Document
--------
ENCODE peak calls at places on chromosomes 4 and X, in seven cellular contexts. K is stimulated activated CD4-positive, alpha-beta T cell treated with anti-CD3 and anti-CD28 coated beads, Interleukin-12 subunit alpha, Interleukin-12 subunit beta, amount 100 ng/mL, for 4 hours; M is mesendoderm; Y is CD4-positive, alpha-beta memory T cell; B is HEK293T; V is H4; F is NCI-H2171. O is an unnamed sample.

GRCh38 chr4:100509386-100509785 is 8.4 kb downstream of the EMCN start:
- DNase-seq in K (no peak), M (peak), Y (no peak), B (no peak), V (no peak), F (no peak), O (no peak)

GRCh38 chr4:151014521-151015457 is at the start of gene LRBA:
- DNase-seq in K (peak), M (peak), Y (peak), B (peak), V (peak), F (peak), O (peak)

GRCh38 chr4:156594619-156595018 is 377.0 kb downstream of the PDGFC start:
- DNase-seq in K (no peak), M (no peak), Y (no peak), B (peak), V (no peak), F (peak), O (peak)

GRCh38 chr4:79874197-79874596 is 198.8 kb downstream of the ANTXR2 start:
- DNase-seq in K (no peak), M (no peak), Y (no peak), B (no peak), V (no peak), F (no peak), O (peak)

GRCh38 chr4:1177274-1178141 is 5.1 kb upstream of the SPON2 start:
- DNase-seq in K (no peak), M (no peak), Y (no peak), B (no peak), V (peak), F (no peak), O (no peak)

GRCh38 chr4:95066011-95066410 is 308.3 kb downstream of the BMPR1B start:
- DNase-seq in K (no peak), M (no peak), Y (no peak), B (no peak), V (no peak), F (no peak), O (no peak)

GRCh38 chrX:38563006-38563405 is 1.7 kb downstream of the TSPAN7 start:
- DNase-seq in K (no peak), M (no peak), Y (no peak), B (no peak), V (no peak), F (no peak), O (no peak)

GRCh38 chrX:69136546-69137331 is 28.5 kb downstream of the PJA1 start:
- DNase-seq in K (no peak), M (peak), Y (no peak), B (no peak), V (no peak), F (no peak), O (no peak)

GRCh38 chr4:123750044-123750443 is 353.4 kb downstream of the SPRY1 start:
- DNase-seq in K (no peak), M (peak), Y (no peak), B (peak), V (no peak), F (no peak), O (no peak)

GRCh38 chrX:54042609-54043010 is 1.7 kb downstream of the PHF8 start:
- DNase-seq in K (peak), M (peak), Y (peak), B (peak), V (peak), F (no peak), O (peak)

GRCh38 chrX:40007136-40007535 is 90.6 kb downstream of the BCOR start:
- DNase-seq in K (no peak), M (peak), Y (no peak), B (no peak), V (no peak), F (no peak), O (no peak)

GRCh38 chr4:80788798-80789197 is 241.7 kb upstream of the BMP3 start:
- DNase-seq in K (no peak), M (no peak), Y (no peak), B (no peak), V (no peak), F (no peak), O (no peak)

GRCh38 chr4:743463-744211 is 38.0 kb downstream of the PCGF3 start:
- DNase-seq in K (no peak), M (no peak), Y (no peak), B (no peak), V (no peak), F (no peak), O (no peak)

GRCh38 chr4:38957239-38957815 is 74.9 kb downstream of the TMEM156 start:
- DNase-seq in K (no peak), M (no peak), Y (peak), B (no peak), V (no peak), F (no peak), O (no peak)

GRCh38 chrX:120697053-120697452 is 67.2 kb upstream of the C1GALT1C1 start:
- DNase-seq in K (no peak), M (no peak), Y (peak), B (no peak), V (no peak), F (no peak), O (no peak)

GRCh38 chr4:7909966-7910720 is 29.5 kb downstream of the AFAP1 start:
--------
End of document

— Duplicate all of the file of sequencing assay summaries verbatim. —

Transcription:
ENCODE peak calls at places on chromosomes 4 and X, in seven cellular contexts. K is stimulated activated CD4-positive, alpha-beta T cell treated with anti-CD3 and anti-CD28 coated beads, Interleukin-12 subunit alpha, Interleukin-12 subunit beta, amount 100 ng/mL, for 4 hours; M is mesendoderm; Y is CD4-positive, alpha-beta memory T cell; B is HEK293T; V is H4; F is NCI-H2171. O is an unnamed sample.

GRCh38 chr4:100509386-100509785 is 8.4 kb downstream of the EMCN start:
- DNase-seq in K (no peak), M (peak), Y (no peak), B (no peak), V (no peak), F (no peak), O (no peak)

GRCh38 chr4:151014521-151015457 is at the start of gene LRBA:
- DNase-seq in K (peak), M (peak), Y (peak), B (peak), V (peak), F (peak), O (peak)

GRCh38 chr4:156594619-156595018 is 377.0 kb downstream of the PDGFC start:
- DNase-seq in K (no peak), M (no peak), Y (no peak), B (peak), V (no peak), F (peak), O (peak)

GRCh38 chr4:79874197-79874596 is 198.8 kb downstream of the ANTXR2 start:
- DNase-seq in K (no peak), M (no peak), Y (no peak), B (no peak), V (no peak), F (no peak), O (peak)

GRCh38 chr4:1177274-1178141 is 5.1 kb upstream of the SPON2 start:
- DNase-seq in K (no peak), M (no peak), Y (no peak), B (no peak), V (peak), F (no peak), O (no peak)

GRCh38 chr4:95066011-95066410 is 308.3 kb downstream of the BMPR1B start:
- DNase-seq in K (no peak), M (no peak), Y (no peak), B (no peak), V (no peak), F (no peak), O (no peak)

GRCh38 chrX:38563006-38563405 is 1.7 kb downstream of the TSPAN7 start:
- DNase-seq in K (no peak), M (no peak), Y (no peak), B (no peak), V (no peak), F (no peak), O (no peak)

GRCh38 chrX:69136546-69137331 is 28.5 kb downstream of the PJA1 start:
- DNase-seq in K (no peak), M (peak), Y (no peak), B (no peak), V (no peak), F (no peak), O (no peak)

GRCh38 chr4:123750044-123750443 is 353.4 kb downstream of the SPRY1 start:
- DNase-seq in K (no peak), M (peak), Y (no peak), B (peak), V (no peak), F (no peak), O (no peak)

GRCh38 chrX:54042609-54043010 is 1.7 kb downstream of the PHF8 start:
- DNase-seq in K (peak), M (peak), Y (peak), B (peak), V (peak), F (no peak), O (peak)

GRCh38 chrX:40007136-40007535 is 90.6 kb downstream of the BCOR start:
- DNase-seq in K (no peak), M (peak), Y (no peak), B (no peak), V (no peak), F (no peak), O (no peak)

GRCh38 chr4:80788798-80789197 is 241.7 kb upstream of the BMP3 start:
- DNase-seq in K (no peak), M (no peak), Y (no peak), B (no peak), V (no peak), F (no peak), O (no peak)

GRCh38 chr4:743463-744211 is 38.0 kb downstream of the PCGF3 start:
- DNase-seq in K (no peak), M (no peak), Y (no peak), B (no peak), V (no peak), F (no peak), O (no peak)

GRCh38 chr4:38957239-38957815 is 74.9 kb downstream of the TMEM156 start:
- DNase-seq in K (no peak), M (no peak), Y (peak), B (no peak), V (no peak), F (no peak), O (no peak)

GRCh38 chrX:120697053-120697452 is 67.2 kb upstream of the C1GALT1C1 start:
- DNase-seq in K (no peak), M (no peak), Y (peak), B (no peak), V (no peak), F (no peak), O (no peak)

GRCh38 chr4:7909966-7910720 is 29.5 kb downstream of the AFAP1 start: